Last week Jinal Shah, a Digital Strategist at JWT, shared an essay with her friends titled, 2012: A Year of Digital Behavioral Shifts. It’s a great piece and Jinal puts together a strong case for changing the way we operate online, with a renewed focus on thinking, rather than just sharing, liking and retweeting. She believes this new era is upon us, calling it the age of enlightenment in our digital history. This transformation will be led by:
[…] thinkers, artists and storytellers not programmers and geeks. These are people driven by a vision that’s a bit more individualistic, centers more around exploring the tapestry of human opinions, intimacy and feelings instead of connecting the world into one large immutable being.
And what will this lead to? According to Jinal: a mindful web… systems that:
1. Are designed for constructive debate and dialogue by exposing us to different points of views
2. Are designed for quality and intimacy – not quantity. Where there is less immediate gratification.
It’s a compelling vision and one I wholeheartedly support. But it’s also a big task. The simple truth is that the vast, vast majority of people aren’t interested in changing their behavior. They enjoy the relatively simple gamification elements of Foursqaure and the ability to express their opinions view a digital ‘thumbs up.’ Even when viewed at the micro level, exploring just the world of marketers that both Jinal and I are part of, it’s evident that not everyone is interested in exploring the new possibilities.
And yet, I’m literally inundated by the highly intelligent thinking of people in our industry who are committed to building something better, to thinking deeper and exploring ideas that are challenging. From Tim Stock to Justin Briggs to countless others the issue is how do we build the type of web Jinal is talking about that will not only connect all these great people and ideas, but allow them to be connected in a meaningful way? How does an idea I write about, say, The Cultural Singularity Paradox connect or build upon an idea like Interdependence, Chomsky and the crowbar by Eaon Pritchard, a winner of Neil Perkin’s Post of the Month Hall of Fame?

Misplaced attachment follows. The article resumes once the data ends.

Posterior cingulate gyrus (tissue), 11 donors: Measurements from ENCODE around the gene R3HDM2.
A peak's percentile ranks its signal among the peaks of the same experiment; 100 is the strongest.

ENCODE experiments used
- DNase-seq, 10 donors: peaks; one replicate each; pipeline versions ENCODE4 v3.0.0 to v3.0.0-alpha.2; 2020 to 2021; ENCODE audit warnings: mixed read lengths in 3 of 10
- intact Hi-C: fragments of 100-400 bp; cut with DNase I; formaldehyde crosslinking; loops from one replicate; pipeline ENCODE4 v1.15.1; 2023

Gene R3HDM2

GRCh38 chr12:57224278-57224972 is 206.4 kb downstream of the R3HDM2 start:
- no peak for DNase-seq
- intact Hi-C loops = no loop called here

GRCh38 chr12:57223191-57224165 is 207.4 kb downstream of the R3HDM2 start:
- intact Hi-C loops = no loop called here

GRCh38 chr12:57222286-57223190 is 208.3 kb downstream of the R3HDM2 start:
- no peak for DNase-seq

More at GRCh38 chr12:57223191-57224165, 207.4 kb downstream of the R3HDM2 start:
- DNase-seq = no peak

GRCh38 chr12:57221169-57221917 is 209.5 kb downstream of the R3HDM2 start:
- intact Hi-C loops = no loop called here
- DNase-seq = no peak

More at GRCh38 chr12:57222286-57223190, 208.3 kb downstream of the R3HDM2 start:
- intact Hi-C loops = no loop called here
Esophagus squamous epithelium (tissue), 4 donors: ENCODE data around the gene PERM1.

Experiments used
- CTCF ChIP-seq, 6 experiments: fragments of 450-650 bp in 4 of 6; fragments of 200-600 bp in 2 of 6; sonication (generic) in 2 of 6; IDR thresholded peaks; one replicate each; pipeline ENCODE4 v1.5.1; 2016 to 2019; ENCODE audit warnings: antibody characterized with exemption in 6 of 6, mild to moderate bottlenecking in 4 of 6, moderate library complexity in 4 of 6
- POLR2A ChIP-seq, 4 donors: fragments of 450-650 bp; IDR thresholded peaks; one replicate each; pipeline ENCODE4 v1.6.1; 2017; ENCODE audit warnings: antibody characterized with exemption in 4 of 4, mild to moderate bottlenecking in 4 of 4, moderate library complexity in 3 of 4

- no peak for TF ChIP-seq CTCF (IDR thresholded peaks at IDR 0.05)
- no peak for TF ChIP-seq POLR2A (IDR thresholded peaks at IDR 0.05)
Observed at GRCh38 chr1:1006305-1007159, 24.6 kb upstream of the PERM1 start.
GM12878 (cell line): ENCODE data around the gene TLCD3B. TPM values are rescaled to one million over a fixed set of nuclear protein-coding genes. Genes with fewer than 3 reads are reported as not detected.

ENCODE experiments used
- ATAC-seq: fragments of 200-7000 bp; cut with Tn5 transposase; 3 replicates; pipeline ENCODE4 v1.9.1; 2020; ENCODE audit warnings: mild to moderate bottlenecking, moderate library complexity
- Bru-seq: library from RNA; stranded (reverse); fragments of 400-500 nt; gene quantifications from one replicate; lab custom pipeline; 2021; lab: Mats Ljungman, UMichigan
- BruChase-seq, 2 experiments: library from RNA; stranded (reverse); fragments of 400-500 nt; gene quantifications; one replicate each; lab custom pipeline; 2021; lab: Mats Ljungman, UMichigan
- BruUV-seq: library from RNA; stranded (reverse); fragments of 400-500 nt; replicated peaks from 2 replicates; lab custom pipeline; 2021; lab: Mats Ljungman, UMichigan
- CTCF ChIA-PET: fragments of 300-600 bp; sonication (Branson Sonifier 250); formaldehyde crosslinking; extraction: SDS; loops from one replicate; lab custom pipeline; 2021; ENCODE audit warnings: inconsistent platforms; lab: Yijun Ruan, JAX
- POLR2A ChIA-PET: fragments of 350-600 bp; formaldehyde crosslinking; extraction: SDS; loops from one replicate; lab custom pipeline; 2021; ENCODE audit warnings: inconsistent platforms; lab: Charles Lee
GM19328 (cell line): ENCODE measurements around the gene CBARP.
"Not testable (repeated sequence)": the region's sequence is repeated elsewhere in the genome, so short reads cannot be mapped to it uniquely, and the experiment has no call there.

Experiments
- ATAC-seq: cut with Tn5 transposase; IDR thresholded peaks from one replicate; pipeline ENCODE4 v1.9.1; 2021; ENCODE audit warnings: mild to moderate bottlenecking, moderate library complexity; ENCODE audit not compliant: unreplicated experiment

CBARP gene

I think we still need the “programmers and tinkerers and computer scientists,” the builders of the web’s Industrial Age according to Shah. We need them to continue to build, but this time to build a web that intelligently connects and combines the work of those that will create the Age of “Onlinetenment” (my term, not Shah’s).
In her book, Reality is Broken, Jane McGonigal relates the story of Halo 3 and the collaborative effort to record 10 billion kills by game players. How can the marketing industry create that sort of collaborative effort? On the subject of games, a subject I’m passionate about, Shah says, “Gaming will have a larger role to play in the age of enlightenment, but perhaps not so overt. It’s job will and should become about elevating the meaning and importance associated with a like, number of friends and followers etc.”
And while that’s important, I think gaming can play a bigger, more important role in a different way. Games can solve bigger problems than improving the meaning of the quantitative issues Shah mentions. Games can be used to rally people (marketers?) to work for a common cause, to unite for a single purpose greater than themselves. That’s something I think we could use. Rather than everyone writing and thinking in isolation, we need to figure out how to write and think together. When that happens maybe we will enter the Age of Onlinetenment.